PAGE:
Welcome to my special gardening page for those of you who like to garden yourselves! Each week, I will make suggestions as to what gardening tasks we need to do every week during the growing season. It will help keep you on track--as well as myself!
To keep things simple, I am using the year's weekly number, Week #1 through #52 (example: the week of January 1 is Week #1), instead of specific dates.
So, come on! Let's get our hands dirty!
Dividing Herbaceous Perennials
Herbaceous Perennials are plants that come come back year after year, growing and spreading each season, then die back to the ground in winter. The great thing about perennials, is that they can give you new plants, for free!
Coreopsis "Hot Paprika"
Perennials can be a bit pricey to buy in the beginning, but are a great investment in the long run. They will reward you every year with more and more plants to move around your garden, or to give to friends. Most are easily started from seed, but you must wait at least a year to get blooms from them.
When buying perennials at the garden center, look past the seductive flowers and look closely at the plant itself. Is it one single crown, or are there several? I always buy the pot with multi crowns, even if the flowers don't look as robust as the single crowned ones. You can sometimes get five or six plants in a single pot! The only reason the single crowned plant flower looks better is because it is getting all the nutrients from the potting soil.
Whether dividing potted plants or plants from the garden, the process is the same.
How to Divide Perennials:
Each perennial has unique quirks, so do your research. When do your plants flower and when should they be divided? The rule of thumb is, if they bloom in the early spring, it's best to divide just after blooming or in the fall. Summer blooming plants can usually be divided in early spring or fall without much worry. Be especially careful with Peonies and Bearded Iris, as you will disrupt their bloom development if you dig them up and divide them in the spring.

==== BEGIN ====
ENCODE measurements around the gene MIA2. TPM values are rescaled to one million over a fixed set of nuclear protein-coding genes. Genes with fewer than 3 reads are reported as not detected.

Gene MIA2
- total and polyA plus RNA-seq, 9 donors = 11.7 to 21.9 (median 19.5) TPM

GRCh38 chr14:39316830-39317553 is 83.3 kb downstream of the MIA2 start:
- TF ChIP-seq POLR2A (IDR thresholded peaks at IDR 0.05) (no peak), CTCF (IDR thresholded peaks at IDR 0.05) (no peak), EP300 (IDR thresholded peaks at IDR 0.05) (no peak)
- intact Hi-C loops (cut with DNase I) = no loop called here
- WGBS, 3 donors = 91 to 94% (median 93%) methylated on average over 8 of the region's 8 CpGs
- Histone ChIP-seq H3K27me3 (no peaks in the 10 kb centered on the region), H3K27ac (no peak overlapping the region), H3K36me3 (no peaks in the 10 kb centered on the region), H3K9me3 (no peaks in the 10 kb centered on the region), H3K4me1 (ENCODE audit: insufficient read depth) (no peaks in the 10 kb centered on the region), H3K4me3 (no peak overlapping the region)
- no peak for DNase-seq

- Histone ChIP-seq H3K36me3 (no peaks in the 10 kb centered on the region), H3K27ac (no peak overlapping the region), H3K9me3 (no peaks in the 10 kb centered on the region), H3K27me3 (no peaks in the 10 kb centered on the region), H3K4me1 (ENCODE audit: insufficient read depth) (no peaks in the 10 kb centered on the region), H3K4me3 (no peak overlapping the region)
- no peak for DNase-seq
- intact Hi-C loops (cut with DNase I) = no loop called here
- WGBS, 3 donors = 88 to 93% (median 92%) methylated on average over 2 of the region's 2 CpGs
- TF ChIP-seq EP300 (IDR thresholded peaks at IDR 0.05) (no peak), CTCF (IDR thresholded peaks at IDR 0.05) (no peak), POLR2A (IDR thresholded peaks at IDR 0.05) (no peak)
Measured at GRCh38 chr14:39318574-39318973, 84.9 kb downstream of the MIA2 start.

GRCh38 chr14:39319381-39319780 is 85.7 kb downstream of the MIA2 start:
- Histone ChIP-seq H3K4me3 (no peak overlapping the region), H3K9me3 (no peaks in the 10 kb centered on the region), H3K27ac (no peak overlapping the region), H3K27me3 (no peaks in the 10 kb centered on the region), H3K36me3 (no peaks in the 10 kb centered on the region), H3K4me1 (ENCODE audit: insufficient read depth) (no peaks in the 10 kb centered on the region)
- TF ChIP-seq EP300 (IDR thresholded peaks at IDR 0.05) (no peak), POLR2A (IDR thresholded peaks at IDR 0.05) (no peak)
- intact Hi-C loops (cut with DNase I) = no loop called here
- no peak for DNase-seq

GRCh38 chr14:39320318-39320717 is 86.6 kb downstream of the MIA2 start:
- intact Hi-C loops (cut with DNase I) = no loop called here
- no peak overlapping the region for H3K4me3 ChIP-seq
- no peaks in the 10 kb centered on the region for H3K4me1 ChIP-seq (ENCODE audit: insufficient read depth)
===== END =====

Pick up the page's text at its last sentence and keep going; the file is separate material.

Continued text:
One good indicator that a plant needs dividing, is to look at it straight down from the top. If there is a ring of foliage around a bare center, that is a good sign that it’s time to revive the plant by dividing it.
Use a spade or digging fork and dig around your plant, giving a generous margin so as not to cause much root damage. Gently lift the plant out if the ground and set it on the ground or on a table if it is small enough to handle. Examine your plant. Is it loose and do the individual plants pull away easily, or are they tight and impossible to pull apart with your fingers?
For the loose plants, just pull away the individual plants and set them aside to either pot up, or put back into the ground.
For the tightly bound plants, use a very sharp knife to slice it apart into pieces, or use two digging forks or pitch forks back to back and try to force them apart. Or, chop it in half with a spade. If that doesn’t work, a swift chop with a sharp hatchet works, as well. Trim away any old, dead plant bits and compost them.
If you aren’t going to replant them right away, pot them up with some good compost and water them well. Then place them in a protected area until you are ready to plant them. Got extras? Share them with friends and neighbors.
Better yet, offer to help your neighbor divide their plants and maybe they will share with you!
Now, let's get busy! If you have questions, put them in the comments below!
Valmont Valley Farm
Where Beautiful Magic is Always in Bloom
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